Lawmakers ought to have an opportunity to vote on a common-sense proposal to shift the federal government to a biennial budgeting cycle before leaving town at the end of September, Concord Coalition Government Relations Director Phil LaRue writes this week.
“A longer-term budget would give Congress more time to focus its attention on the real drivers of growing federal deficits: aging demographics, rising health care costs and an inefficient tax code,” LaRue said. There have been reports that House Majority Leader Kevin McCarthy (R-Calif.) may place a biennial budgeting proposal on the floor before Congress leaves town.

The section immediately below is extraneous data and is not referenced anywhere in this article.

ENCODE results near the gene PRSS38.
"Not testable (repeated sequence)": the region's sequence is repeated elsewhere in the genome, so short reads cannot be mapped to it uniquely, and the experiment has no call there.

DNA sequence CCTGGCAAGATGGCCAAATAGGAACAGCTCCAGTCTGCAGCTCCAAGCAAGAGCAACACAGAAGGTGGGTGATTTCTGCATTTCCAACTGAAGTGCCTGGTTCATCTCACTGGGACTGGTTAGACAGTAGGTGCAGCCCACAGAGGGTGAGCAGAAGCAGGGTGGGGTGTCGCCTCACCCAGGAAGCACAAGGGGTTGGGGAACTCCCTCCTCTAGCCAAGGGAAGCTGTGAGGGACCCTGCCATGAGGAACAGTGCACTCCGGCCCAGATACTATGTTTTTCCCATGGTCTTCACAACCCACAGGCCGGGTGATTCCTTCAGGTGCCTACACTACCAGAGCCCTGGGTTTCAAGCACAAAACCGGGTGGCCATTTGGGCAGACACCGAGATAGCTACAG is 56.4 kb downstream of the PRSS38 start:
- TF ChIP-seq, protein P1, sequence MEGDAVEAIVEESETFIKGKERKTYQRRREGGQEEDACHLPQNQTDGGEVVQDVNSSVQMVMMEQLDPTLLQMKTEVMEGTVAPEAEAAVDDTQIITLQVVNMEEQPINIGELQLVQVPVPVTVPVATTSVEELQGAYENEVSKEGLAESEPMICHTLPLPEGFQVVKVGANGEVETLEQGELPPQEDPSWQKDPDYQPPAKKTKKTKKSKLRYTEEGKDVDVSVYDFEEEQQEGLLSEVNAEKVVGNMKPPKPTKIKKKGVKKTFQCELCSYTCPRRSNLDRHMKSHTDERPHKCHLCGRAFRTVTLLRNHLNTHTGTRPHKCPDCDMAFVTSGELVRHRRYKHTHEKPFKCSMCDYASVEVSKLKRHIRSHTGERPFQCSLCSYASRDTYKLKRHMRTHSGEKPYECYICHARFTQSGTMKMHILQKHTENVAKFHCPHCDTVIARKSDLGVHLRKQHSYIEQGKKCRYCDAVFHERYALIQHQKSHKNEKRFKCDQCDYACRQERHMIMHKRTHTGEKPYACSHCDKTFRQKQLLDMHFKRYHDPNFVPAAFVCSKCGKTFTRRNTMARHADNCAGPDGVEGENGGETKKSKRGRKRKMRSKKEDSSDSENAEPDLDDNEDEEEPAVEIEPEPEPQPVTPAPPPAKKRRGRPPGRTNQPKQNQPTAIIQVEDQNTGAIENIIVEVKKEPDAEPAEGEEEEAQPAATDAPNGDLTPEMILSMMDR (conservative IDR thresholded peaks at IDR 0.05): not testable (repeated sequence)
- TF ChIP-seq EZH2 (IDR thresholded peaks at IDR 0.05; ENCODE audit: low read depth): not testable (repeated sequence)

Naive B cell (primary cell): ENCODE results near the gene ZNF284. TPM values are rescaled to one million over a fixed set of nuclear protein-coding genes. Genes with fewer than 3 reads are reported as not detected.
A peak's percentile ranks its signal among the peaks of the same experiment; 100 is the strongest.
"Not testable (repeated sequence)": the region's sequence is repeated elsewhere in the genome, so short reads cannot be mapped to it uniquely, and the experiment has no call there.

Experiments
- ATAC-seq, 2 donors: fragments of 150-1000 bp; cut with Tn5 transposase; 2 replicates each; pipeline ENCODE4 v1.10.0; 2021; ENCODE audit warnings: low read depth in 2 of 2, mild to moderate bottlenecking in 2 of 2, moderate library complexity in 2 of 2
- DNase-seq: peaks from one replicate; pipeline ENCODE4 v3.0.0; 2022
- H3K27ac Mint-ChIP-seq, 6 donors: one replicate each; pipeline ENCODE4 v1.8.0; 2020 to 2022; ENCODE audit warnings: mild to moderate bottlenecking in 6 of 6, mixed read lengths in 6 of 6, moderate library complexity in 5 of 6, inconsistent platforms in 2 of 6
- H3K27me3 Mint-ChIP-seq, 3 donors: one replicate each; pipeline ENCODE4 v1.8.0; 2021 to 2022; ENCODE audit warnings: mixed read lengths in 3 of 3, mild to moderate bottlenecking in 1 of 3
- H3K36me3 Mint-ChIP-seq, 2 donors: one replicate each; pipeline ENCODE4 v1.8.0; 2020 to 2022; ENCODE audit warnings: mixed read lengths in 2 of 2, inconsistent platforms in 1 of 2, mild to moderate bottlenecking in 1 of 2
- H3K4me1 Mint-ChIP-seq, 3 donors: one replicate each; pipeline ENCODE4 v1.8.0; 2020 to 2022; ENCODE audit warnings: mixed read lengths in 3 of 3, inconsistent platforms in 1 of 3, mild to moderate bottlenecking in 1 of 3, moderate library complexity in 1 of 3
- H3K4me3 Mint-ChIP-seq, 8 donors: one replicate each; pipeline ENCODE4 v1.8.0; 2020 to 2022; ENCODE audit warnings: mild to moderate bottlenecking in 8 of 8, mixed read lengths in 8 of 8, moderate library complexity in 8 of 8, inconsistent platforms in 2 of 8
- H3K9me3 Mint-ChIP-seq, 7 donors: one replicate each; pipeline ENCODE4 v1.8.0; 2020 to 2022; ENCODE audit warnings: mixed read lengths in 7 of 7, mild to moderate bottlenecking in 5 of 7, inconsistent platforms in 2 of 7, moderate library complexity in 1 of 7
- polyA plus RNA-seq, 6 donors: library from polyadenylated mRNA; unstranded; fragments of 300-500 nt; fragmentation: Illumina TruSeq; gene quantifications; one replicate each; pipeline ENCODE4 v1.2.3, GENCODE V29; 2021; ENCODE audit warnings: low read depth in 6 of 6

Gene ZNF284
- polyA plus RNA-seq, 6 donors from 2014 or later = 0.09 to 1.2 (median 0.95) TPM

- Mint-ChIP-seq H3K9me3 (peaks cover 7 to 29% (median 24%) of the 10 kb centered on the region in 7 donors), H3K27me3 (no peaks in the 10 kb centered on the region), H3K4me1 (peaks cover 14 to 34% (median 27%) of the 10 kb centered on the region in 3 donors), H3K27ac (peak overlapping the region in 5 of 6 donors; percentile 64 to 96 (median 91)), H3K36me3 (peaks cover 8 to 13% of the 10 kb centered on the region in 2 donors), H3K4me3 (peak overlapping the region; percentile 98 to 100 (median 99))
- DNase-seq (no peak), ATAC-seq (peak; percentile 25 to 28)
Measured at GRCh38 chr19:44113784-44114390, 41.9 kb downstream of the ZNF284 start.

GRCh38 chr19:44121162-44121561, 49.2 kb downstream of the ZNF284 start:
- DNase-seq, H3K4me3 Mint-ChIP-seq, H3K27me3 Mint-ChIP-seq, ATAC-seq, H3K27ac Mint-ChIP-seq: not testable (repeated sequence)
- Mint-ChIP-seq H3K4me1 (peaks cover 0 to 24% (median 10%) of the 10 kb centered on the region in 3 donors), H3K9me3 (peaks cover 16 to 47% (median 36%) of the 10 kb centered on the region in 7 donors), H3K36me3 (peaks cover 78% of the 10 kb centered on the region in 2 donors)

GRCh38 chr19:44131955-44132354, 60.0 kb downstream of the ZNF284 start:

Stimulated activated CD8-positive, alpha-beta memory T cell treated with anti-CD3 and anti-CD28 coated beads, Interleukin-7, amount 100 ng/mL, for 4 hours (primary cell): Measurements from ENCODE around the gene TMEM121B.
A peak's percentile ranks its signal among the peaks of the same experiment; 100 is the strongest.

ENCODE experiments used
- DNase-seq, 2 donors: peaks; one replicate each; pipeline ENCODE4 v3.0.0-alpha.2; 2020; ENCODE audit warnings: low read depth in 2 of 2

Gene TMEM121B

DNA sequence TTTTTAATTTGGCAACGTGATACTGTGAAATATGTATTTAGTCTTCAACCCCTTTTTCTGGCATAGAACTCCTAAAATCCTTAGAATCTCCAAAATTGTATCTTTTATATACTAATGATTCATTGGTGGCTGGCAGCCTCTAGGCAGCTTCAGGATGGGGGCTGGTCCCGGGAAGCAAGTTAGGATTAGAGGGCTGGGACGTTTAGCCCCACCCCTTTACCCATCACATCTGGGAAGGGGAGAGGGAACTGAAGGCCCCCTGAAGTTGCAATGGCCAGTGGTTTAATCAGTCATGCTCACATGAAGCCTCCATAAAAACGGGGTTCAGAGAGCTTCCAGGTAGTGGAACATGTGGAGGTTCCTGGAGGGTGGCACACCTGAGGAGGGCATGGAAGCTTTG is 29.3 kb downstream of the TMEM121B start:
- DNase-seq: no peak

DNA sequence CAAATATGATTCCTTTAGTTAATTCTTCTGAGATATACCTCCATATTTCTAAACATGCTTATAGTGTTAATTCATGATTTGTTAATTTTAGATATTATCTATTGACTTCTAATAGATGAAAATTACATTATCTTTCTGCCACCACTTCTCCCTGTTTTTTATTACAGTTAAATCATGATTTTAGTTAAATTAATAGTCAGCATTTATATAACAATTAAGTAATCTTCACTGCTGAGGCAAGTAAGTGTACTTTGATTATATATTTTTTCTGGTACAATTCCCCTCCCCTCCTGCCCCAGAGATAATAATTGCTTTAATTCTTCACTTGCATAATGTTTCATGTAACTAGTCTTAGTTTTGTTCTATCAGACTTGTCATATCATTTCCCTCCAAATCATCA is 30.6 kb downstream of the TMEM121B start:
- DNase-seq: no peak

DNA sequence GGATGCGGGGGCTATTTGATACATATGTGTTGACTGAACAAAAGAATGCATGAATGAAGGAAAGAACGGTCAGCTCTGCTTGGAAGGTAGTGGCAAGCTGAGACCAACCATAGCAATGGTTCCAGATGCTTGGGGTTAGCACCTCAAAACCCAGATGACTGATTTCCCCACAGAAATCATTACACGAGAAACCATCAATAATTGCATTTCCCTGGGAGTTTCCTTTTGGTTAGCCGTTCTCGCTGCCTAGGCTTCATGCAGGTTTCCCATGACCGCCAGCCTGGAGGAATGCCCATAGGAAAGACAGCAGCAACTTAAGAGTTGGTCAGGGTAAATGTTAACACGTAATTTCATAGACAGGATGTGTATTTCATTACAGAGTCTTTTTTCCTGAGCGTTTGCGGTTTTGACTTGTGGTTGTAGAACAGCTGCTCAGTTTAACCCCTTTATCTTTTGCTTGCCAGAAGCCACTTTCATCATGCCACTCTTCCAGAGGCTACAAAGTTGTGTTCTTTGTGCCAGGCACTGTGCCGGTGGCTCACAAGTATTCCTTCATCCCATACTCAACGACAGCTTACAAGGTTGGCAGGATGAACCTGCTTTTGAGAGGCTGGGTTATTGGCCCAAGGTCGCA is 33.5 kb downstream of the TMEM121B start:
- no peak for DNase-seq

The legislation, authored by Rep. Reid Ribble (R-Wis.), would move the government to a biennial cycle, with the budget resolution and appropriations measures completed in the first year of the cycle. In the second year lawmakers could focus on oversight and long-term planning, which are often neglected under the current system.
Ribble’s bill is co-sponsored by 238 House members, including 182 Republicans as well as majorities of the New Democrat Coalition and Blue Dog Coalition on the Democratic side of the aisle.
Concord Letter to Rep. Reid Ribble on Biennial Budgeting